An Associated Press story about the possible closure of the sprawling Remington factory in Ilion, New York, got a run around the world today. It referred, of course, to a “gunmaking tradition stretching back to the days of flintlock rifles” (1816), but there was no mention of Ilion also being the birthplace of the typewriter industry.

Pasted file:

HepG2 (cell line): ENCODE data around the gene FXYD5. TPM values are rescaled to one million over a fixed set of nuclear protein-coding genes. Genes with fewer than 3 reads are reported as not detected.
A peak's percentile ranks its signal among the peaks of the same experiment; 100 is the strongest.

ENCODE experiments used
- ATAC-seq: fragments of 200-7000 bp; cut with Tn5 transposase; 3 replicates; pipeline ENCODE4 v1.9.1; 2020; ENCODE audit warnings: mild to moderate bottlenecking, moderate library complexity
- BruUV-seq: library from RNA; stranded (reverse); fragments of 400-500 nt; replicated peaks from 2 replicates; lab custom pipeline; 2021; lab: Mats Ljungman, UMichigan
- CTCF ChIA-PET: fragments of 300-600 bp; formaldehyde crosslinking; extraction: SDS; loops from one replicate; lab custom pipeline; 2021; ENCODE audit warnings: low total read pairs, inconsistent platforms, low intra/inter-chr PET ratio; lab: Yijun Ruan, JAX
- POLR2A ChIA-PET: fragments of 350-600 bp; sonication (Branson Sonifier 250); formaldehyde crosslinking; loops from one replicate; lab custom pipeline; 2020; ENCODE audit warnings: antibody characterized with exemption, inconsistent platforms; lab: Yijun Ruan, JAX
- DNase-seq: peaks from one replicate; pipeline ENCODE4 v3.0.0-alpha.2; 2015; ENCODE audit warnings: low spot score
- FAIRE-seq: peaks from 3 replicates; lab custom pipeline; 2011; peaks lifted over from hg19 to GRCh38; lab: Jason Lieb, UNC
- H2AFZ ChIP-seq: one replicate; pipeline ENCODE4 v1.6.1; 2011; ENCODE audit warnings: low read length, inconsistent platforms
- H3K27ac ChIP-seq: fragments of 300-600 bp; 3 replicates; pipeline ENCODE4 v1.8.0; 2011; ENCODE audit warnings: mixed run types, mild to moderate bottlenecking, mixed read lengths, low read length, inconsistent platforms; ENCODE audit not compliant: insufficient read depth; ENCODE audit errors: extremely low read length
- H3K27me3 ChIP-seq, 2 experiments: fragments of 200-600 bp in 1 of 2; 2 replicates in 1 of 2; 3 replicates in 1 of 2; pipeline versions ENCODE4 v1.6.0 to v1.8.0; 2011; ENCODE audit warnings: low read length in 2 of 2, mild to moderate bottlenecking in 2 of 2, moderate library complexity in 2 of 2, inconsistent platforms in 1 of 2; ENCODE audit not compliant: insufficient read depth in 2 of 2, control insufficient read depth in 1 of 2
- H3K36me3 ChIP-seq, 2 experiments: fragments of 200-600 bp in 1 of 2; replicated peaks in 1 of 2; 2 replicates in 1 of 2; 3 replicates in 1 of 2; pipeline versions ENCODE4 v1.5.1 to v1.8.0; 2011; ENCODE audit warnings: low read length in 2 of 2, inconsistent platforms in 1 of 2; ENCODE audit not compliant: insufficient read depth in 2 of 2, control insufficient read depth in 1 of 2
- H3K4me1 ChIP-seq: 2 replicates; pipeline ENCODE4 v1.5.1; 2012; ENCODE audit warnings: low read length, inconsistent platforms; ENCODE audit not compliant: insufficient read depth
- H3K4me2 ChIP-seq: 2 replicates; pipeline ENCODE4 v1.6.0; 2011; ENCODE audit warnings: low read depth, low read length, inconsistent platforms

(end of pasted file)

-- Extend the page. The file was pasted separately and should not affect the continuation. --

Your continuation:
The Remington Outdoor Company fired 600 workers this week, after seeking bankruptcy protection for the second time in two years. The AP article said, “It’s common for people here to say that Ilion is Remington and Remington is Ilion”. The gunmaking plant, which dates back to 1828, was established after the Eerie Canal was opened in 1825. E. Remington & Sons was formed in 1856. Over the next 20 years the plant was expanded to make sewing machines, typewriters, farm implements and bicycles. On April 22, 1886, the company went into receivership with assets of $1.712 million and liabilities of $1.256 million. On March 29 the typewriter interest had been sold for $190,000 to Clarence Seamans, William Wyckoff and Henry Benedict, who continued to manufacture in the existing works in Ilion.